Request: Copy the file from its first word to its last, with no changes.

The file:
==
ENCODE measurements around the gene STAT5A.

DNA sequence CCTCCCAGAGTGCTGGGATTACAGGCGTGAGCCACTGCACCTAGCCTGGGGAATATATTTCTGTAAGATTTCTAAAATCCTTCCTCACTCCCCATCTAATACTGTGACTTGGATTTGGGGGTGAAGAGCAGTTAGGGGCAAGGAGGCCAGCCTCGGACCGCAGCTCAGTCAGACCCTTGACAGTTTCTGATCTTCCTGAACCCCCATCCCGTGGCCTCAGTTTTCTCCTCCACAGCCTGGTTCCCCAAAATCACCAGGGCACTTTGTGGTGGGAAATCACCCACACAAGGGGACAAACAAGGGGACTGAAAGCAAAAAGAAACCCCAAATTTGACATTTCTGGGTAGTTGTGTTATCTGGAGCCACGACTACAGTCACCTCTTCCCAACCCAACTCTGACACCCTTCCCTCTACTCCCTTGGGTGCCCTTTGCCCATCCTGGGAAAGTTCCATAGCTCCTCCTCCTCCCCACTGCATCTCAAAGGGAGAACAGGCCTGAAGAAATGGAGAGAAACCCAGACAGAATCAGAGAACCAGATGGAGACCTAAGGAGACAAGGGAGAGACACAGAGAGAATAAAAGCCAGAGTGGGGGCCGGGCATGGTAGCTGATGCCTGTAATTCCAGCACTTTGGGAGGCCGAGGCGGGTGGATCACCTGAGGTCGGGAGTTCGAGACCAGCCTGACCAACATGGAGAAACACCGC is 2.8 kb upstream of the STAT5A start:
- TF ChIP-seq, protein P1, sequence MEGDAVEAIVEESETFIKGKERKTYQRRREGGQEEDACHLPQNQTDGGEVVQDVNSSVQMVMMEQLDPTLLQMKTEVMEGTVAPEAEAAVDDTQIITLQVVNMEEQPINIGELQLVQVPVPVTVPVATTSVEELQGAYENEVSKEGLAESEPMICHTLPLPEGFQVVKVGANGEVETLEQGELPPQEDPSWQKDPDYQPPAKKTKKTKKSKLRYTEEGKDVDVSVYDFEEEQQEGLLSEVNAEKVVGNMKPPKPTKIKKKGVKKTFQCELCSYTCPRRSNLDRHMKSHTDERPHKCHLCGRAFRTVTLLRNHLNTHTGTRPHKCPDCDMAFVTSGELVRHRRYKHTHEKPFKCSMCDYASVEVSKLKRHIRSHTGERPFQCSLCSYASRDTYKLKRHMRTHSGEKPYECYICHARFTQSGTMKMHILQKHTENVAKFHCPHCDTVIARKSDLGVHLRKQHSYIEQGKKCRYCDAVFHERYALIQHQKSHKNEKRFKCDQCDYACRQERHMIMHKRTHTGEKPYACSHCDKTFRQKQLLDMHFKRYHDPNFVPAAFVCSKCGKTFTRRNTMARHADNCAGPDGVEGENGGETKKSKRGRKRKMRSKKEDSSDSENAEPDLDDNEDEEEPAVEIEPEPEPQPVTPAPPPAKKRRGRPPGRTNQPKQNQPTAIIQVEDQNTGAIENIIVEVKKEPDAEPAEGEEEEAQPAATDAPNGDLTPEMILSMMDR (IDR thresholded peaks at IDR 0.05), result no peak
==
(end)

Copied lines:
ENCODE measurements around the gene STAT5A.

DNA sequence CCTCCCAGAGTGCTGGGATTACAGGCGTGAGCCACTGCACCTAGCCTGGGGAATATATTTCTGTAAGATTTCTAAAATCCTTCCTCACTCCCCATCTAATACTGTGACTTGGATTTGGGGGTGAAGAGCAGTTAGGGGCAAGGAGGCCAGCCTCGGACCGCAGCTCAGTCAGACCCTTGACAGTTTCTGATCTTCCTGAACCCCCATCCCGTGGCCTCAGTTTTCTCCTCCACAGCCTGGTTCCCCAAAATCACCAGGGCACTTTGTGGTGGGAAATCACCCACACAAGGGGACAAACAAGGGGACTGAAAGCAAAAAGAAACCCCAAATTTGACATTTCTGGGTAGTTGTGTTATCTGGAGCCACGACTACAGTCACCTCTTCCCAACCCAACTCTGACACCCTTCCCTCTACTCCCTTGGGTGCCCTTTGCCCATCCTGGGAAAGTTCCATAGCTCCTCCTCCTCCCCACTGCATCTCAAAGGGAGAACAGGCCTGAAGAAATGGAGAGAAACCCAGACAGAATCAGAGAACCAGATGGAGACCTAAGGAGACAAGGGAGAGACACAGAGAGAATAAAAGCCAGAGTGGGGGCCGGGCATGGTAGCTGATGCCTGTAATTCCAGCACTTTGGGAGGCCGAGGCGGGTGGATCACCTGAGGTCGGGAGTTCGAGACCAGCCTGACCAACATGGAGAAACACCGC is 2.8 kb upstream of the STAT5A start:
- TF ChIP-seq, protein P1, sequence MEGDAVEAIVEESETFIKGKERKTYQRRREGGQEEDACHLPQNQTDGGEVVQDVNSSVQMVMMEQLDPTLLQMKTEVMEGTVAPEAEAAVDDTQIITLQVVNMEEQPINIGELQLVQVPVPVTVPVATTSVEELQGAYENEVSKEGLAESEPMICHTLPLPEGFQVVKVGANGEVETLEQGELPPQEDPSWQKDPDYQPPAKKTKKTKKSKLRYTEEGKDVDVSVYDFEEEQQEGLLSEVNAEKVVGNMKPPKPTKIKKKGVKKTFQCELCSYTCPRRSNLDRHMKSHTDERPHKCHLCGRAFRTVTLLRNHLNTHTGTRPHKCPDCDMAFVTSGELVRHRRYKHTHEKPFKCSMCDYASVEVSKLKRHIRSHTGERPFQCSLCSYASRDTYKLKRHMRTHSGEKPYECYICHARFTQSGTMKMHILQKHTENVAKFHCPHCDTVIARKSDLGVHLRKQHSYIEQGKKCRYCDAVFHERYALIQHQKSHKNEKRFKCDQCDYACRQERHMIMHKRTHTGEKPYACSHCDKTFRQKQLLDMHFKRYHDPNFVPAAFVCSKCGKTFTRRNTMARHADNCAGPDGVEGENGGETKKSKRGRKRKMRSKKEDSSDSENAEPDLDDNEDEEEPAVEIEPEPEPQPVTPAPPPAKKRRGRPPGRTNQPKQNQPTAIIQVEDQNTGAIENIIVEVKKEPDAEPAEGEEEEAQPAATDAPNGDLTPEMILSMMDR (IDR thresholded peaks at IDR 0.05), result no peak